Skip to Main Content
White Paper

Systematic Methodology to Solve Reset Challenges in Automotive SoCs

A hierarchical solution with distinct accuracy, capacity and reporting advantages over previous methodologies.


Modern automotive SoCs typically contain multiple asynchronous reset signals to ensure systematic functional recovery from unexpected situations and faults. This complex reset architecture leads to a new set of problems such as possible reset domain crossing (RDC) issues. The conventional clock domain and CDC verification methodologies cannot identify such critical bugs. In this paper, we present a systematic methodology to identify and solve critical RDC bugs in automotive SoCs.

Techniques to address RDC issues

There are multiple ways to solve RDC issues such as the use of synchronizers (2-DFF, shift register synchronizer, pulse synchronizer) in RDC paths, reset sequencing and isolation strategies. Prominent techniques employed by automotive designers are:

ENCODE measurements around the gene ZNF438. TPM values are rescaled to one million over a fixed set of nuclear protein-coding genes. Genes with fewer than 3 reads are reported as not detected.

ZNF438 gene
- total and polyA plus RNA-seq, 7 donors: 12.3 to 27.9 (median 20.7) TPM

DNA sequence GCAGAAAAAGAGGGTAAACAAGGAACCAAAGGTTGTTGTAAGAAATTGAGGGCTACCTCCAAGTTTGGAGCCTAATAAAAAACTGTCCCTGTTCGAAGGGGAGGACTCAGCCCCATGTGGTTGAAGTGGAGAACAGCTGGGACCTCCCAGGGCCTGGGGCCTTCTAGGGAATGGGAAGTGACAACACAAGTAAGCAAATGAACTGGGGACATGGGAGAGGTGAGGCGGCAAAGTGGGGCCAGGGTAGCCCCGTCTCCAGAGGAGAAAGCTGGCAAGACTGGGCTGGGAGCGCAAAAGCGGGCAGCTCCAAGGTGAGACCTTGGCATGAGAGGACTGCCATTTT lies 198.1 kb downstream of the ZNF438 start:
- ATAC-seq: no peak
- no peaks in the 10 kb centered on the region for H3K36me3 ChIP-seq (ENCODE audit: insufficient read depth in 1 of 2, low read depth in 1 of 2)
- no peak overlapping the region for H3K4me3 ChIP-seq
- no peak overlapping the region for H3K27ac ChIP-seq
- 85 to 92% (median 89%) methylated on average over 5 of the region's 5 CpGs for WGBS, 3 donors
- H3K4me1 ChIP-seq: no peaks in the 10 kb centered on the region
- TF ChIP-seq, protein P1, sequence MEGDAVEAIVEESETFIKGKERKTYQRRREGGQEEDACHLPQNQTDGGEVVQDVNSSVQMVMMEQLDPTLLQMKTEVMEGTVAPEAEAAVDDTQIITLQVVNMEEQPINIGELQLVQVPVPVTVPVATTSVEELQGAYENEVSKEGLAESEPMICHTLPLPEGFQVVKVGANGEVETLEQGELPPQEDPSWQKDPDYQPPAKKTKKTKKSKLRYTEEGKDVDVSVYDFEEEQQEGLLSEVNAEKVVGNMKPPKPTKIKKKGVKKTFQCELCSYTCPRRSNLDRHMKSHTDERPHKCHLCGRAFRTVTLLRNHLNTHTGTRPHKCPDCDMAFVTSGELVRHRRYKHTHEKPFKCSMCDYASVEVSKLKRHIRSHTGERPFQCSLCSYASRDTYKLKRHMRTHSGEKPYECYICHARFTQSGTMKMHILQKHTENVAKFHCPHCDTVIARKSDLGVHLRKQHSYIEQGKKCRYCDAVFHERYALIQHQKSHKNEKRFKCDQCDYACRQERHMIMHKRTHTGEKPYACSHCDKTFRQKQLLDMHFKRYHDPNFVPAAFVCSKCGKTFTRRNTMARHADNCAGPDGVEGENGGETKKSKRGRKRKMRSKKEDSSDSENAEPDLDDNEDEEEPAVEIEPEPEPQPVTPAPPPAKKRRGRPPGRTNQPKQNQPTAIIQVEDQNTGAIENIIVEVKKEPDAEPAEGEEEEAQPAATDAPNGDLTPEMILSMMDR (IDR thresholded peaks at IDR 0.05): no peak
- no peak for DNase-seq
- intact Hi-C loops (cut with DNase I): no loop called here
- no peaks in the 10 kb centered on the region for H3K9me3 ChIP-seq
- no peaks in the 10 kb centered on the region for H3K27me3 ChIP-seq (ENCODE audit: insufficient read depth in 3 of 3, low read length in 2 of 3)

A – Reset sequencing

The methodology involves ensuring that the asynchronous reset signal in the receiver’s domain is always asserted before the asynchronous reset in the transmitter’s domain. If the receiver’s domain flop is reset before the asynchronous event in the transmitter’s domain, metastability cannot propagate in the design as shown in figure 3 and figure 4.

B – Isolation techniques

In this technique, the designer blocks one of the input of the receiving domain before the occurrence of an asynchronous event in the transmitter domain. This is done by generating a gating signal in the receiving domain that isolates the receiving registers before the transmitting domain is asserted. Isolation can happen through clock path or data path and subsequently termed as:

  • Clock gating isolation (as shown in figure 5 and 6)

  • Data Isolation